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Negotiating Plausibility: Intervening in the Future of Nanotechnology


The national-level scenarios project NanoFutures focuses on the social, political, economic, and ethical implications of nanotechnology, and is initiated by the Center for Nanotechnology in Society at Arizona State University (CNS-ASU). The project involves novel methods for the development of plausible visions of nanotechnology-enabled futures, elucidates public preferences for various alternatives, and, using such preferences, helps refine future visions for research and outreach. In doing so, the NanoFutures project aims to address a central question: how to deliberate the social implications of an emergent technology whose outcomes are not known. The solution pursued by the NanoFutures project is twofold. First, NanoFutures limits speculation about the technology to plausible visions. This ambition introduces a host of concerns about the limits of prediction, the nature of plausibility, and how to establish plausibility. Second, it subjects these visions to democratic assessment by a range of stakeholders, thus raising methodological questions as to who are relevant stakeholders and how to activate different communities so as to engage the far future. This article makes the dilemmas posed by decisions about such methodological issues transparent and therefore articulates the role of plausibility in anticipatory governance.

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  1. However, getting scientists and engineers to agree to participate in the vetting process was not easy. The first attempt involved a mass mailing to ASU scientists with relevant expertise. After several attempts, including hand delivering the scenes, my colleagues and I decided to try the focus group approach, which resulted in one vetting session. The subsequent vetting workshops were painstakingly arranged, and mostly involved scientists who knew CNS-ASU or who had direct experience working with science policy and thus readily understood that the Center’s objective is to cultivate broader engagement around the future of nanotechnology. In the end, personal contacts mattered a great deal in recruiting faculty participants to the vetting workshops.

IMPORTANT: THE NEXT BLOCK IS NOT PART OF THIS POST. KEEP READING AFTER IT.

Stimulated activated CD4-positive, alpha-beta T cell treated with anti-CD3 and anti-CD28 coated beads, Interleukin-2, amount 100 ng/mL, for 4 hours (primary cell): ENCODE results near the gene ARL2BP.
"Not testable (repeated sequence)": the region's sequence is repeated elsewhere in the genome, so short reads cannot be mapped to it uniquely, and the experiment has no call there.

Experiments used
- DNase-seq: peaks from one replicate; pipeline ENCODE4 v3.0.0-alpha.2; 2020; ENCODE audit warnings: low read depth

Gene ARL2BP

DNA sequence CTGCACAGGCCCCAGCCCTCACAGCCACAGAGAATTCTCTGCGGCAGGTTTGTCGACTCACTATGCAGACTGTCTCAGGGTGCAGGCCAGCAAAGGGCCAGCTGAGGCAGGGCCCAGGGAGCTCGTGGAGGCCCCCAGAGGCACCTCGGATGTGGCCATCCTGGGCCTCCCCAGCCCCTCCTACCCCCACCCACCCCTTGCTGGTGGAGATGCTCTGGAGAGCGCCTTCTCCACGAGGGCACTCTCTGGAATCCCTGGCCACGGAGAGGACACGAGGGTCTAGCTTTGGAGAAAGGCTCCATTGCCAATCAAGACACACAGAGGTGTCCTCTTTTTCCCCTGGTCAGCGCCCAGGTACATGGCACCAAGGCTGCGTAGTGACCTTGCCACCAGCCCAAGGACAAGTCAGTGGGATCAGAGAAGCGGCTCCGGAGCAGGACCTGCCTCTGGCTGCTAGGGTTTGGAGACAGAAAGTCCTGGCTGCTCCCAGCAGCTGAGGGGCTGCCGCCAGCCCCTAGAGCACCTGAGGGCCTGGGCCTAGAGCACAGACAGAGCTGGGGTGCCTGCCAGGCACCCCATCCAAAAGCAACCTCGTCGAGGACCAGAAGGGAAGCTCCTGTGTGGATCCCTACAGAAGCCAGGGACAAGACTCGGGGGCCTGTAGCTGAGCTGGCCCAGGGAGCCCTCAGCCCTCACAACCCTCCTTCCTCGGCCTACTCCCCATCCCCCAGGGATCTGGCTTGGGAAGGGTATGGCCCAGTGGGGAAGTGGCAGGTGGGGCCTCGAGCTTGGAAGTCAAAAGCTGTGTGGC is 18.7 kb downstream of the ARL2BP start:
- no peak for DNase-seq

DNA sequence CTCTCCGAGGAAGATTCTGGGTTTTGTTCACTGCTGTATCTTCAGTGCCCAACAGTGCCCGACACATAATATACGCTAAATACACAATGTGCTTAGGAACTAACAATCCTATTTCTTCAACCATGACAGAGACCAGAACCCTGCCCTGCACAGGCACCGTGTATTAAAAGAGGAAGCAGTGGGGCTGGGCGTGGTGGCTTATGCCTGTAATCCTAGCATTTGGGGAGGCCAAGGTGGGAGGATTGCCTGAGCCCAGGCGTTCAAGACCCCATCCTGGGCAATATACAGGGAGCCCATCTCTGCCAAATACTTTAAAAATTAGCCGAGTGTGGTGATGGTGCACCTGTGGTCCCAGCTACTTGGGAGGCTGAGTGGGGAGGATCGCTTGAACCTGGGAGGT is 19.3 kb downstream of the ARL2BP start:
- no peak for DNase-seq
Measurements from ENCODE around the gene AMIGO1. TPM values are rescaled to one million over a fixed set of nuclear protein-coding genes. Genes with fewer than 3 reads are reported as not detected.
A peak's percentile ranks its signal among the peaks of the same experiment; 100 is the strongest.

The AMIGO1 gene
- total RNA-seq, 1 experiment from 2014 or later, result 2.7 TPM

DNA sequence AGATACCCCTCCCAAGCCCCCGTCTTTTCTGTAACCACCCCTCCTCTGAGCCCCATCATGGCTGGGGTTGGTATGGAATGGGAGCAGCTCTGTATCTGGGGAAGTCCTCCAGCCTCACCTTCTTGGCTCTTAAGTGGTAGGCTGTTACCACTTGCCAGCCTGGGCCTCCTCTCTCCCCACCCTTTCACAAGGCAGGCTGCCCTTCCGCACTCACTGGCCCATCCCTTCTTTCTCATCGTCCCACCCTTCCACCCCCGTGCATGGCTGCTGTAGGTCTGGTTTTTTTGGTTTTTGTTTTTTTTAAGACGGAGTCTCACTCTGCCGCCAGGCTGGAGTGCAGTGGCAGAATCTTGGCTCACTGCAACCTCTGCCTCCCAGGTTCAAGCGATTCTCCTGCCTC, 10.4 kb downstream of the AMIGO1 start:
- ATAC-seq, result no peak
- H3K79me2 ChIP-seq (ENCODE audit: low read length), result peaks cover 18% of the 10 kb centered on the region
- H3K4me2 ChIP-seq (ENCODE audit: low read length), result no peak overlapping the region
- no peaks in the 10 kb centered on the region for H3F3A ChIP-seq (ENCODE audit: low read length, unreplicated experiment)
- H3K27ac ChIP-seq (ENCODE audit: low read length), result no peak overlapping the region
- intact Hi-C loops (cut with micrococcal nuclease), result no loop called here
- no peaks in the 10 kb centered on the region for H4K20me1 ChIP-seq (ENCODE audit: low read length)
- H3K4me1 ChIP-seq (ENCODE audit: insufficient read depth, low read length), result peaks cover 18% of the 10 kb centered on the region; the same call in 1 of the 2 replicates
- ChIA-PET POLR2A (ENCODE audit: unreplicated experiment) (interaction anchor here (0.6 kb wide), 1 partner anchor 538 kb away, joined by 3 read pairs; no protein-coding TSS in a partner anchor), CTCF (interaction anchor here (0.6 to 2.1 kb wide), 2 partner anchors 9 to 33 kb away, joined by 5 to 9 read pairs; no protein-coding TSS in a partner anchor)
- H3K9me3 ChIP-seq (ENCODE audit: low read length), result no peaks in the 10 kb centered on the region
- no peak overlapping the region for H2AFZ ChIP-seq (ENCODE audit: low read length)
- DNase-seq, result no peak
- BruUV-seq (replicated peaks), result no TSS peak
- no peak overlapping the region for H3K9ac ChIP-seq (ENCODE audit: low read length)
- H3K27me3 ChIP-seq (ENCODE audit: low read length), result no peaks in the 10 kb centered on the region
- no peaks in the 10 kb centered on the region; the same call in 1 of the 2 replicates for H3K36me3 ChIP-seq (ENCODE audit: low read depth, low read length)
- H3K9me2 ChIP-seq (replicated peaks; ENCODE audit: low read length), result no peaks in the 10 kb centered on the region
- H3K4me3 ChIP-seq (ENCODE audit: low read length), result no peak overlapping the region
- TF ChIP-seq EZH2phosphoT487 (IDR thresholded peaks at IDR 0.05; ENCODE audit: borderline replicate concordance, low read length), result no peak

2. The National Citizens Technology Forum is a nation-wide extensive and intensive form of public deliberation conducted by CNS-ASU. In March of 2008, CNS-ASU recruited a panel of citizens, provided them with detailed background information about nanotechnology and access to nanotechnology experts, and allowed them to develop a set of recommendations for decision makers, all with the support of the research team and a professional facilitator (see also Guston 2011, this issue).

  3. Note that we do not consider the ASU alumni or the participants of the National Citizens Technology Forum to be representative of the public at large, but rather of a sample that may have different stakes in nanotechnology than scientists, policy makers, or those advocating for nanotechnology.

  4. The Foresight Institute is “a leading think tank and public interest organization focused on transformative future technologies. Founded in 1986, its mission is to discover and promote the upsides, and help avoid the dangers, of nanotechnology, AI, biotech, and similar life-changing developments” (see

  5. The Center for Responsible Nanotechnology (CRN) is a non-profit research and advocacy think tank concerned with the major societal and environmental implications of advanced nanotechnology (see

  6. An obvious limitation of this sample is that it excludes individuals without internet access.


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The author thanks Daniel Sarewitz, David Guston, Erik Fisher, Sarah Davies and the group at CNS-ASU for their help in both the practical execution of the project and the articulation of the theories and methods behind it.

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Correspondence to Cynthia Selin.

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Selin, C. Negotiating Plausibility: Intervening in the Future of Nanotechnology. Sci Eng Ethics 17, 723–737 (2011).

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  • Plausibility
  • Deliberation
  • Social implications of nanotechnology
  • Foresight